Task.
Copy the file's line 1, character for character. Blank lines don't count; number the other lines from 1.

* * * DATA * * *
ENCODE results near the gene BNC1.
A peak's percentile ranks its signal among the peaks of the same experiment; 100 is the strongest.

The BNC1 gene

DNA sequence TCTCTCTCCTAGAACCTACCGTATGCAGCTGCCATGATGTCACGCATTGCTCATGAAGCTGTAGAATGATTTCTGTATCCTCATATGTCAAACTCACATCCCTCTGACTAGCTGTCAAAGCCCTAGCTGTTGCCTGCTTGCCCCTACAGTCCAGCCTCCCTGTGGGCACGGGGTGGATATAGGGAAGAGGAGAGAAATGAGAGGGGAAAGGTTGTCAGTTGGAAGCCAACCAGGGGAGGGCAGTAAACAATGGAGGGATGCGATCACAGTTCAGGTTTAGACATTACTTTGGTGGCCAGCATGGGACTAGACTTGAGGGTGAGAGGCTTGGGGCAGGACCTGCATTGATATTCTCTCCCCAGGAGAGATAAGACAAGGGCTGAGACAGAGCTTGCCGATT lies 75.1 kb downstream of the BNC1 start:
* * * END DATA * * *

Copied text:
ENCODE results near the gene BNC1.